Against woeful Vikings, Bears pull off complete game
By RICK MORRISSEY firstname.lastname@example.org October 16, 2011 10:56PM
Bears running back Marion Barber scores on a run in the first quarter of the Chicago Bears vs. the Minnesota Vikings NFL game Sunday night October 16, 2011 at Soldier Field. | Tom Cruze~Sun-Times
Updated: November 18, 2011 9:01AM
Whatever this was, it was almost unrecognizable.
Bears offensive linemen blocked for Jay Cutler as if it was the most natural thing to do. He had so much time to throw the ball that he was able to read a few brochures about London while waiting for Devin Hester to get open for a 48-yard TD pass.
The line blocked for Matt Forte, too, as if, suddenly emboldened, it wanted to make a declaration: by land or by air, however way you want it. There was a Roy Williams sighting.
As a bonus, the headset communication problem between Cutler and offensive coordinator Mike Martz apparently got fixed. Who knew life could be this easy?
A Bears defense that has been used and abused forced a safety, with Donovan McNabb falling in the end zone under pressure.
All of this happened in the first quarter Sunday night, and there was nothing in those 15 minutes of football that would have led anyone, not even the most mind-altered Minnesota fan, to believe the next 45 were going to be any different at Soldier Field.
They weren’t. The Bears won 39-10, and the margin of victory should’ve been more than that.
‘‘It’s big for us,’’ defensive end Julius Peppers said. “We needed it.’’
What did it mean? It meant that the Bears raised their record to 3-3 and that the Vikings are a complete team — complete garbage. Is there any way the Bears can get them to stick around for a three-game series, a la Twins-White Sox?
“It’s never easy,’’ Forte said. “It might look that way.’’
Actually, it looked too easy, but it was better than the alternative. We’ve seen too much of the alternative. Bad defense. Poor offensive-line play. Wide receivers apparently lacking opposable thumbs. Dumb penalties.
So, too easy? No such thing.
Unless you’re repressing the memory, you’ll recall that Cutler had to put all his athletic and survival skills to use last week in Detroit to avoid an early death. He threw off the run often and made plays he had no business making.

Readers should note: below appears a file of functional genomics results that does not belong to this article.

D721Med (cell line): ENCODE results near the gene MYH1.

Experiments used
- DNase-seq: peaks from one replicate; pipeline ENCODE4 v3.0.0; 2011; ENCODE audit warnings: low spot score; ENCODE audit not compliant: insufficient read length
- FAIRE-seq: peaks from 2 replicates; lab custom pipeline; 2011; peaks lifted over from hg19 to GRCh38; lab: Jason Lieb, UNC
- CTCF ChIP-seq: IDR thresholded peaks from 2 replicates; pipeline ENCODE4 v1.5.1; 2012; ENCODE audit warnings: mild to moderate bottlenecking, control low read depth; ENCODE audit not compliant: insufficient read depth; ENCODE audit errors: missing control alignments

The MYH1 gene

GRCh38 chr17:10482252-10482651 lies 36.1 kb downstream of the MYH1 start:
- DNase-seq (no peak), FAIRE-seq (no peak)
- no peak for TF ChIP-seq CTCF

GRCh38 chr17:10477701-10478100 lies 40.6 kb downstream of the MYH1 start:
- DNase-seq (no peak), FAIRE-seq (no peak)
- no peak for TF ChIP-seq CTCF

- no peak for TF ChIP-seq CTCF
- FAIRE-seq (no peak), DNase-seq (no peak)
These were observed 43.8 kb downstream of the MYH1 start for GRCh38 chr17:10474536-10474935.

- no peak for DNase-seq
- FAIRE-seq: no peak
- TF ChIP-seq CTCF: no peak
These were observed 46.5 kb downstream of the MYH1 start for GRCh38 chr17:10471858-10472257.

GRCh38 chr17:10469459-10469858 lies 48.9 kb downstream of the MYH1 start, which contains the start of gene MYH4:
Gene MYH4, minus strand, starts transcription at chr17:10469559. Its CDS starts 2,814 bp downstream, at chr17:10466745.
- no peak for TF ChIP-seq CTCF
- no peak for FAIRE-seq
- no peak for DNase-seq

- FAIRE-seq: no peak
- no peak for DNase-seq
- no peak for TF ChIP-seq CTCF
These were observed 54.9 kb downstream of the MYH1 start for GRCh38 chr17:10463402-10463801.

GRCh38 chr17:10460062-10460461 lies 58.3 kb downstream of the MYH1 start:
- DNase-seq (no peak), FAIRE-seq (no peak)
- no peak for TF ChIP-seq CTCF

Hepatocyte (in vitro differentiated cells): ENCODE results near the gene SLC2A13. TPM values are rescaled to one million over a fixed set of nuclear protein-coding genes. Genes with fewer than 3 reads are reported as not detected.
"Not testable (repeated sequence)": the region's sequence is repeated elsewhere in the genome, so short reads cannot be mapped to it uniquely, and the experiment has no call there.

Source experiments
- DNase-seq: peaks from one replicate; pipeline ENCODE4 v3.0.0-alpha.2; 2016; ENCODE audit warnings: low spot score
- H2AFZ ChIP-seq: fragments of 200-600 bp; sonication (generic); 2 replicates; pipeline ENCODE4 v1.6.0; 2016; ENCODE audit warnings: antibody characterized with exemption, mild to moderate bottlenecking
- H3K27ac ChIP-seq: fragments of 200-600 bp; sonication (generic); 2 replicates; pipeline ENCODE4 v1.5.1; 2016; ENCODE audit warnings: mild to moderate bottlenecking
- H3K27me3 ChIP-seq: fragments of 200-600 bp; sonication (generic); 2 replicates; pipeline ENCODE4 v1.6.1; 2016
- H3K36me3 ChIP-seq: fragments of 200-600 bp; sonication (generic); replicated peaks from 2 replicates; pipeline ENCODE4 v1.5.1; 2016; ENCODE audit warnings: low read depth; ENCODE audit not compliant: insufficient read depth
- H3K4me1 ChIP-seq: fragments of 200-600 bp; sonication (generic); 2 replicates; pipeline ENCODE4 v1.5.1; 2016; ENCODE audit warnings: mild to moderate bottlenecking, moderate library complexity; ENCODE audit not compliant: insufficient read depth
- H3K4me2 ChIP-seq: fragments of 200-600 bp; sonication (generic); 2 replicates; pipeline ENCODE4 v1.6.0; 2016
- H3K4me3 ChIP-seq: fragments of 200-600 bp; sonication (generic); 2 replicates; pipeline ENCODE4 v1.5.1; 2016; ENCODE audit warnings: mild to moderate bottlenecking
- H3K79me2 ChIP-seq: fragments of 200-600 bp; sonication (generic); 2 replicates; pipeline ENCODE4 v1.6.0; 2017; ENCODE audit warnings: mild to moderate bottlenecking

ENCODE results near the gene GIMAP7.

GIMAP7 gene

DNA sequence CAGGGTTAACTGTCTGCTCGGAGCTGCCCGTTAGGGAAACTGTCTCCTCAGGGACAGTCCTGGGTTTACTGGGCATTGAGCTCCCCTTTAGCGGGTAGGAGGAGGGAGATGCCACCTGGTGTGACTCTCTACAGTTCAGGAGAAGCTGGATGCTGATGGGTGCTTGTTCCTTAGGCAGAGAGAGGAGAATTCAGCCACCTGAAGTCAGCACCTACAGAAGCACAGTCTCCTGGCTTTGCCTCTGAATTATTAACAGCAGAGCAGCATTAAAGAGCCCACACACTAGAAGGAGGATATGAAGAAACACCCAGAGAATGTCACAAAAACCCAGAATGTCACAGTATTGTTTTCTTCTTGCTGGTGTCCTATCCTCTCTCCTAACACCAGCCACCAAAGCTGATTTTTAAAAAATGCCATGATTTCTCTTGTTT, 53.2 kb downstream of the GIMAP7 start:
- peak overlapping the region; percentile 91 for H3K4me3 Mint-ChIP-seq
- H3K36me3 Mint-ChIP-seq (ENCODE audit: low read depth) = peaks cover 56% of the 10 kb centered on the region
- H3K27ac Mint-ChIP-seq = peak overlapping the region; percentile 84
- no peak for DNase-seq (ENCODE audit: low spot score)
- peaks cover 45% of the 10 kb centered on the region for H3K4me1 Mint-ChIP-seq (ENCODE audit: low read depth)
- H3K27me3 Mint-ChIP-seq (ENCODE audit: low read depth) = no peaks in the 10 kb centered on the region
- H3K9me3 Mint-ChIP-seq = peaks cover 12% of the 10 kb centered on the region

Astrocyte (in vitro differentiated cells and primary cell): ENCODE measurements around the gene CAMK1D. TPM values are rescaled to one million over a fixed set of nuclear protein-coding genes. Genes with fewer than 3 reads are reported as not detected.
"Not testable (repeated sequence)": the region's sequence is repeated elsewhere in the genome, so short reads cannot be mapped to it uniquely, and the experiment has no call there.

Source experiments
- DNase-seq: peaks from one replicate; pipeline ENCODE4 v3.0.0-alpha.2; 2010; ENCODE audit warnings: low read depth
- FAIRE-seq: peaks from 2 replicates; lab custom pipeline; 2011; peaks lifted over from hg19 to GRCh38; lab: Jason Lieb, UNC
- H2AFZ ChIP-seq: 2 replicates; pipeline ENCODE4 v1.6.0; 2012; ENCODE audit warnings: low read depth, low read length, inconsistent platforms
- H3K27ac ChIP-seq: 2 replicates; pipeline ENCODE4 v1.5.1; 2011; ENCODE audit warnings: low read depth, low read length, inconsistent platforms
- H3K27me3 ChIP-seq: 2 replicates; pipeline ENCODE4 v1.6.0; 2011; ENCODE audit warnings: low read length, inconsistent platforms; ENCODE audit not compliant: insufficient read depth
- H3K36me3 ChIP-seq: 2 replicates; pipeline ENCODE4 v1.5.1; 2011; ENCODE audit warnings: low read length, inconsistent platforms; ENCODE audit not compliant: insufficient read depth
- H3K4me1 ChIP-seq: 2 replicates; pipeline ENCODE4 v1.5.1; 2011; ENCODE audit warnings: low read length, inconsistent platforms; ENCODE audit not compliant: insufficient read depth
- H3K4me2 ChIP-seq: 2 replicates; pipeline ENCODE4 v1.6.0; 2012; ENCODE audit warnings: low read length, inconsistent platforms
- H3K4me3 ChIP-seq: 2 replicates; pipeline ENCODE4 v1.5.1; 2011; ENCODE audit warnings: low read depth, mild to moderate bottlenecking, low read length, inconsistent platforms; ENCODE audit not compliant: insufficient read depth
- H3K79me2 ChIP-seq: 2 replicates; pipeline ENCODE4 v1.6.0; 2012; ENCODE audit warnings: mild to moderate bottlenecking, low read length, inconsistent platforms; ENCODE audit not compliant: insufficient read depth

On Sunday night, he was as relaxed in the pocket as a handkerchief. He was sacked only once. It helps explain why he finished with 267 passing yards, two touchdowns and a passer rating of 115.9.
Through some heavy-duty psychotherapy, you might also recall the Lions’ Jahvid Best scoring on an 88-yard run last week. A week later, Adrian Peterson had 39 yards on 12 carries.
It cannot be overstated how bad the Vikings are. Chris Kluwe had an 18-yard punt in the second quarter, giving the Bears the ball at the Vikings’ 33. Ryan Longwell snap-hooked a 38-yard field-goal attempt in the same quarter.
There are gradations of bad, and the Vikings seemed intent on visiting all of them.
The Bears did not seem inclined to apologize. But when they play the Buccaneers in London next week, it figures to be a tad more difficult. Either this was a steppingstone game or it was a step-all-over-the-Vikings game. I’ll go with the latter.
“We’ve been up and down,’’ center Roberto Garza said. “We have to keep the momentum going.’’
Everything went the Bears’ way. Cutler threw a bullet between two defenders to rookie Dane Sanzenbacher for a 13-yard TD pass in the second quarter. It was one of those passes that looked ill-advised until it landed in the receiver’s hands, and then it was upgraded to spectacular.
The rest of what we saw, including a 98-yard kickoff return by Hester, looked familiar. That run made it 33-10.
In a shocking turnaround that the medical profession will be studying for years, Peppers started, even though the Bears listed him as doubtful with a knee injury. Imagine the Vikings’ surprise as he ran onto the field! They surely never saw that coming. Peppers looked like the picture of health in the third quarter with two sacks.
“We knew he was playing all week long,’’ Brian Urlacher said. “There was no doubt about that.’’
Hester left the game with a “chest injury.” That should translate into two TDs next week.
The Bears have not had a truly easy opponent, so they had a night like Sunday coming. They got a chance to breathe. They don’t need those nasal strips. That’s what the Vikings are for.